Food insecurity amidst abundance

Food Insecurity on the Coffs Coast

Nick Rose

This article first appeared in the Coffs Coast Advocate, 9.7.11

Last time I wrote about the link between global malnutrition and agri-business profiteering, on the eve of Ugandan farmer Polly Apio’s visit to Bellingen. Now we learn of a looming famine that may affect 10 million people or more in the Horn of Africa. The immediate cause is failed harvests due to prolonged droughts, but the situation is made far worse by soaring commodity prices.

Food insecurity though isn’t only an issue for Africa and other regions in the Global South.

As at 2008, at least 2 million Australians fell into the category of being food insecure, according to the Australian Bureau of Statistics. Those numbers have surely increased in the last three years, taking into account cost of living pressures.

A week ago, power bills in NSW rose by 18%. Between 2008 and 2013, average household electricity bills in this state will double, even without factoring in additional rises that will flow from the introduction of a carbon tax; and they are tipped to rise another 50% from 2013-2016.

For most of us, rising power bills, like rising fuel costs, mortgage payments, rents, and food prices, are something we can deal with. We don’t like it, but we can make adjustments in our household budgets, and at least some of the increased costs are offset by wage rises, or new jobs with better pay.

On the other hand, if you’re among the 2 million plus who are food insecure, these cost of living pressures are a matter of very serious concern.

Being food insecure means that sometimes or quite regularly you struggle to put good food on the table for you and your family. Australians on fixed and low incomes, such as recipients of Centrelink payments and part-time or casual workers in low paying jobs, are those who most likely fall into this category. Others at risk include individuals and families facing crisis situations, such as a job loss or a separation.

There are a number of charitable and government agencies on the Coffs Coast who provide emergency assistance to people in these situations. The Salvation Army, St Vincent’s Paul, Lifehouse Church, the Uniting Church, various Neighbourhood Centres and others are all staffed by teams of dedicated, committed and selfless individuals. They are doing everything in their power to alleviate the hardships of families and individuals facing hardship.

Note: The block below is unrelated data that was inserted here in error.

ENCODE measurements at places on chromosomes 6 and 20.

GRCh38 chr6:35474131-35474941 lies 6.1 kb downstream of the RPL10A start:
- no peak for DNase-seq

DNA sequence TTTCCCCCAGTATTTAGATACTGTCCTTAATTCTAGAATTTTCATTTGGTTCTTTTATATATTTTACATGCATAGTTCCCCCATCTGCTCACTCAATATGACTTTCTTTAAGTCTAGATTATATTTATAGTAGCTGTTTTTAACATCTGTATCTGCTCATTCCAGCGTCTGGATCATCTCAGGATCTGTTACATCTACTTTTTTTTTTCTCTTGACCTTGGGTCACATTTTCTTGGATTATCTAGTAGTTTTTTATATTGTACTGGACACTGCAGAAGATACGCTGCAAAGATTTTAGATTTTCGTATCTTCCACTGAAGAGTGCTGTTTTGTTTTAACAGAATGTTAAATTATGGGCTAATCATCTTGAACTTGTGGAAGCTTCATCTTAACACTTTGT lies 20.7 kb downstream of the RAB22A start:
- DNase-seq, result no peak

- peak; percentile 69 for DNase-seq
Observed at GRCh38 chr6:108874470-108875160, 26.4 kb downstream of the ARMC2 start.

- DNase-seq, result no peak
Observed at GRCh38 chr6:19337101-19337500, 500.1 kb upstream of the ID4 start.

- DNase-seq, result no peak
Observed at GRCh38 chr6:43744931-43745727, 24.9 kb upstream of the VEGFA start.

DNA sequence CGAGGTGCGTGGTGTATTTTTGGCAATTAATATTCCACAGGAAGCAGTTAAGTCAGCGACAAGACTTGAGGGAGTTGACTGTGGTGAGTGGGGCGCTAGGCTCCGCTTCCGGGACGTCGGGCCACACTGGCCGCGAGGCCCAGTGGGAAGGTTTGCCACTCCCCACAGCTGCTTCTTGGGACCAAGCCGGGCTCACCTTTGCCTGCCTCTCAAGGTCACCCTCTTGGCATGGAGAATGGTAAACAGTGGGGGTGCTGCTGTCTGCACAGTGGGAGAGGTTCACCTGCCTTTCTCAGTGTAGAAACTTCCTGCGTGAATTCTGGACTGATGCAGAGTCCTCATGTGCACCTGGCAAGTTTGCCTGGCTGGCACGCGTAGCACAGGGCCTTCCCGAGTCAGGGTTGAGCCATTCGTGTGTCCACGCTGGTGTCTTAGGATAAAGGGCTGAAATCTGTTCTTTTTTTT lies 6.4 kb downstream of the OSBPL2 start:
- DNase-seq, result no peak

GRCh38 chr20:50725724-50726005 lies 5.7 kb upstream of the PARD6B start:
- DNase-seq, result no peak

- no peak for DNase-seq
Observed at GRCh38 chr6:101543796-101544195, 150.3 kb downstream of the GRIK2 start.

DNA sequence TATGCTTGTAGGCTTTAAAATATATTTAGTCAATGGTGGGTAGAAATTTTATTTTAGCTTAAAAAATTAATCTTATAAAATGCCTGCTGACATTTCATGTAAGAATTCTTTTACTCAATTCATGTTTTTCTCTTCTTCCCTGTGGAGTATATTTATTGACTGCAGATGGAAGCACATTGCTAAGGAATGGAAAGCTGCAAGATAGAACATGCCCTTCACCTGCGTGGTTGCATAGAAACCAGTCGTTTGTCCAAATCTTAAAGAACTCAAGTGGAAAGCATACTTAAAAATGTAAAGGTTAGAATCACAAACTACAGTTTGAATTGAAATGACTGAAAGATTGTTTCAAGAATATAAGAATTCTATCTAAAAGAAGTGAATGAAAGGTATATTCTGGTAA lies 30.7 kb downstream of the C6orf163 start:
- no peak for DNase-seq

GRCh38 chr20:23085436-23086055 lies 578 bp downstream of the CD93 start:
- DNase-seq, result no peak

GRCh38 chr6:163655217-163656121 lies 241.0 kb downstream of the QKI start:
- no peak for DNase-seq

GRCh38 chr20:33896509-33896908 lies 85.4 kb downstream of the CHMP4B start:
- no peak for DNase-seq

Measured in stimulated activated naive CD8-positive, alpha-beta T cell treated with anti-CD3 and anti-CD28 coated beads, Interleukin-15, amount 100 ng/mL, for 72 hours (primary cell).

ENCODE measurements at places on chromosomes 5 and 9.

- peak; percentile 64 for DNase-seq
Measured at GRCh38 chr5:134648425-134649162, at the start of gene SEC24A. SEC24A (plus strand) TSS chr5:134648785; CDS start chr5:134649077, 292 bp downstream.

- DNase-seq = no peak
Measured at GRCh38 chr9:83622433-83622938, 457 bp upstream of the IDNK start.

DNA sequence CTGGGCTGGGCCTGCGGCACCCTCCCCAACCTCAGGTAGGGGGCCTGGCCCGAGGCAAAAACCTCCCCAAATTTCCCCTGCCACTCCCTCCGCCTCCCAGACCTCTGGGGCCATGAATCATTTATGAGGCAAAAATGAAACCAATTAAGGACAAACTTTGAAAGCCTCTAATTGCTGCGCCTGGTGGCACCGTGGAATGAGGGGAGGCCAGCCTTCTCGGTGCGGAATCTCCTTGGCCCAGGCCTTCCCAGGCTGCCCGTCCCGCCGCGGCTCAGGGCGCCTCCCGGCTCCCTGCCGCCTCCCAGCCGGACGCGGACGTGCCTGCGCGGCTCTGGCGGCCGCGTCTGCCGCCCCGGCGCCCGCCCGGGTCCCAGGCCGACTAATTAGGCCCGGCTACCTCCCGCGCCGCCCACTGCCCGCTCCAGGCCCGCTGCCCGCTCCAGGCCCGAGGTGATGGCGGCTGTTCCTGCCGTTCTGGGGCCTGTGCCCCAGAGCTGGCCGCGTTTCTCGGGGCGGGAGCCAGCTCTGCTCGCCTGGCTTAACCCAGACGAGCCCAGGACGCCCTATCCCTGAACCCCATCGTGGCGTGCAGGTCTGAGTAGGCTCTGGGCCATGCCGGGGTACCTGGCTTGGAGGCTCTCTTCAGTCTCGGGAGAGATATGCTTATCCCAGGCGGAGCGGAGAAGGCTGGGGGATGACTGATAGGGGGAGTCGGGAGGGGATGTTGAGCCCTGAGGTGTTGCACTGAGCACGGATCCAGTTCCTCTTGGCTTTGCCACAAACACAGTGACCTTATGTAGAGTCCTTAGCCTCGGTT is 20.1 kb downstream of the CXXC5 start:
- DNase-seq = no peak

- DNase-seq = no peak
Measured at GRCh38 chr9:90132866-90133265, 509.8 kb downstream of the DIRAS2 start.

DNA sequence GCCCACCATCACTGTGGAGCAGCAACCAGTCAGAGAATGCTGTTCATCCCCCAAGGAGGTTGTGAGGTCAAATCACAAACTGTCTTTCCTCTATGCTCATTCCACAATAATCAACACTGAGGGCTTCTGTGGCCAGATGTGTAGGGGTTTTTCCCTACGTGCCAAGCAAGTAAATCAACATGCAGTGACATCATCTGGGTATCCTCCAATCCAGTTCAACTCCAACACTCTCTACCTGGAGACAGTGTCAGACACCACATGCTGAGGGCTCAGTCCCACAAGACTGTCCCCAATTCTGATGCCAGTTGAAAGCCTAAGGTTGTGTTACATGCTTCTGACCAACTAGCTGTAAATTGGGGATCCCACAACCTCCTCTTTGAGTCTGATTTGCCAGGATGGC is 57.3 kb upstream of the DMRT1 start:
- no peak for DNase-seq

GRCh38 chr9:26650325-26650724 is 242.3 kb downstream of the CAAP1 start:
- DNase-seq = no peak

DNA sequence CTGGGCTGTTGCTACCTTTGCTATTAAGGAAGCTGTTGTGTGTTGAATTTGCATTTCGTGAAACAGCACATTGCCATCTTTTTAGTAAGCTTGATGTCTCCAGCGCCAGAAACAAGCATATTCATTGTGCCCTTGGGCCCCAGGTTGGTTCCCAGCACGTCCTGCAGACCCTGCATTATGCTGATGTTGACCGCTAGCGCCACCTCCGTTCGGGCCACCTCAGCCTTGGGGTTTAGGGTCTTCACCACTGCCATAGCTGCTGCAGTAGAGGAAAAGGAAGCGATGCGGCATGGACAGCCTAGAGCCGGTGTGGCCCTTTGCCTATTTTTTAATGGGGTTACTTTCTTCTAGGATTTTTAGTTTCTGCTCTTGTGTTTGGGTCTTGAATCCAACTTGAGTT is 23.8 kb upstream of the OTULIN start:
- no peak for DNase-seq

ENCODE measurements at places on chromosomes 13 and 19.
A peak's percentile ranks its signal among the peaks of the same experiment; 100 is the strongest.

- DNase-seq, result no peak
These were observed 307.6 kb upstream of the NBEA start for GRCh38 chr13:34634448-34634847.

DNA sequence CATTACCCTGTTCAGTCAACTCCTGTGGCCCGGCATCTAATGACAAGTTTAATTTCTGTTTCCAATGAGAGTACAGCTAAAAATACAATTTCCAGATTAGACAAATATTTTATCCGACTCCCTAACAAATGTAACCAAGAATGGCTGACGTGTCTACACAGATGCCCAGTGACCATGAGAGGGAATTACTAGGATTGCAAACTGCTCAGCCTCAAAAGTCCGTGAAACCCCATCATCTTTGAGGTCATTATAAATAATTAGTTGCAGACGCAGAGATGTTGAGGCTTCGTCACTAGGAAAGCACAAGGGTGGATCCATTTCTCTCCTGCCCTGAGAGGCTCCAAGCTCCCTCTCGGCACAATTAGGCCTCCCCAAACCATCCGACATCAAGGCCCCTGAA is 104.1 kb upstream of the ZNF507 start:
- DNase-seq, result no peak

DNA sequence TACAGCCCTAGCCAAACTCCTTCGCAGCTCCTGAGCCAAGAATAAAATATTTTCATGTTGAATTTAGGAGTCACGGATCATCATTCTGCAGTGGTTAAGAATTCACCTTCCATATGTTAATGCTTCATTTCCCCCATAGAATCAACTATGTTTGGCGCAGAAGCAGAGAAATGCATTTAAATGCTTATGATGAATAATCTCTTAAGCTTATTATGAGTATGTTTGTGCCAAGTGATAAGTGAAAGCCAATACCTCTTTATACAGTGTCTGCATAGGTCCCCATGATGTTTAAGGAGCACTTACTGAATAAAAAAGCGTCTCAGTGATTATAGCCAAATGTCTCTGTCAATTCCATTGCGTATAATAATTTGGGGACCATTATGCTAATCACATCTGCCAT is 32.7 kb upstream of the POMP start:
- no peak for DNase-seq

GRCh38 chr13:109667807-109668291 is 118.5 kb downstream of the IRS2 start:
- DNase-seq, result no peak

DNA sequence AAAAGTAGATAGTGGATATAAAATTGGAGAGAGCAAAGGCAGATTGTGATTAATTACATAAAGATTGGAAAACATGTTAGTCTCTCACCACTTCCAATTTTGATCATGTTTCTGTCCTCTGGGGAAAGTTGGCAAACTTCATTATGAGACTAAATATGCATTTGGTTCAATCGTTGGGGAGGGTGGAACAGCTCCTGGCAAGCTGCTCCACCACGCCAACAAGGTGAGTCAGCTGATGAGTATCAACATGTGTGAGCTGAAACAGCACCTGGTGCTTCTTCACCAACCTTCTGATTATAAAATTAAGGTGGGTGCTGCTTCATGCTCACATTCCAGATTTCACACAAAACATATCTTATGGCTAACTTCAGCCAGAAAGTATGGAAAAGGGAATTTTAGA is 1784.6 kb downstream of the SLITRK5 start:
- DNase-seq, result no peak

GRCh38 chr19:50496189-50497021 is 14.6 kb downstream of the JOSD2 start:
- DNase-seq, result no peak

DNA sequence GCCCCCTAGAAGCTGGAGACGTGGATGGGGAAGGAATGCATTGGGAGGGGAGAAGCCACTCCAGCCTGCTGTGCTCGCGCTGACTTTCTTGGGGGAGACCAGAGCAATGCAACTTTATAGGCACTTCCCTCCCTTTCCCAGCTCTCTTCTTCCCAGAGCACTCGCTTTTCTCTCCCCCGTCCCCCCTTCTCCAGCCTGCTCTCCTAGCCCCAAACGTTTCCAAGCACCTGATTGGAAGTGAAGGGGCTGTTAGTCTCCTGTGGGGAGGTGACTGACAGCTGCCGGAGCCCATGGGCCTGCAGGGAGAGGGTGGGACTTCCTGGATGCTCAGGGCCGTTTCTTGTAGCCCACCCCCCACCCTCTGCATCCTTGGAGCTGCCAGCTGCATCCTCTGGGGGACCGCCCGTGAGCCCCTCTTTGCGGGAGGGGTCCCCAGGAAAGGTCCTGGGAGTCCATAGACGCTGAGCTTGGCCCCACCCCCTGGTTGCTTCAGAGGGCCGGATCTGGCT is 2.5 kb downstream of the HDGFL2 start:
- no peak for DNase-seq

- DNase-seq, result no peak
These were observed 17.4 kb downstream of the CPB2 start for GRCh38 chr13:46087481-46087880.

Most of these organisations depend on limited emergency voucher relief systems from the Federal and State Government. In addition, they mobilise their own resources through donations, of both money and food, and sales. Yet they are struggling to keep pace with the growing demand for their services.

This reflects the national trends. Research published in March this year by the Australian Council of Social Services revealed that charitable service providers nationwide have seen a 47% increase in the numbers of eligible people they have had to turn away, compared to the same survey conducted in 2008/9.

The tragic irony of rising food insecurity in a rich country that exports two-thirds of its agricultural products mirrors the bigger scandal of massive global malnutrition in a world of food abundance.

What makes it so much worse is that as much as 50% of all edible food in Australia – 7.5 million tonnes – is actually wasted. It ends up in landfill. Earlier this year Melbourne-based food rescue group SecondBite published research which showed that this food would provide three good meals a day, every day of the year, for over 13 million people.

Coffs Harbour is fortunate to count amongst its residents an inspirational lady by the name of Narelle Milton, who for the past 13 years has been running the Uniting Church soup kitchen in the city centre every week day. Her kitchen, and the food parcels offered by other providers, are now being supported through Food Bank initiatives operated by several supermarkets. This is a start towards redressing the scandals of food insecurity and food waste, but so much more needs to be done.

Next time an interview with Narelle, who received the Order of Australia in 2009 in recognition of her work, will be published in this column.